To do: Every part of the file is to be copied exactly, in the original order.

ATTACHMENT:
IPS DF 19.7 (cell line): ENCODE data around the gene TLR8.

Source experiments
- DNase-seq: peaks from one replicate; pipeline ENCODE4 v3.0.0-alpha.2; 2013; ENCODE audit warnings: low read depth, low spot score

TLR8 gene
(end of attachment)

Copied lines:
IPS DF 19.7 (cell line): ENCODE data around the gene TLR8.

Source experiments
- DNase-seq: peaks from one replicate; pipeline ENCODE4 v3.0.0-alpha.2; 2013; ENCODE audit warnings: low read depth, low spot score

TLR8 gene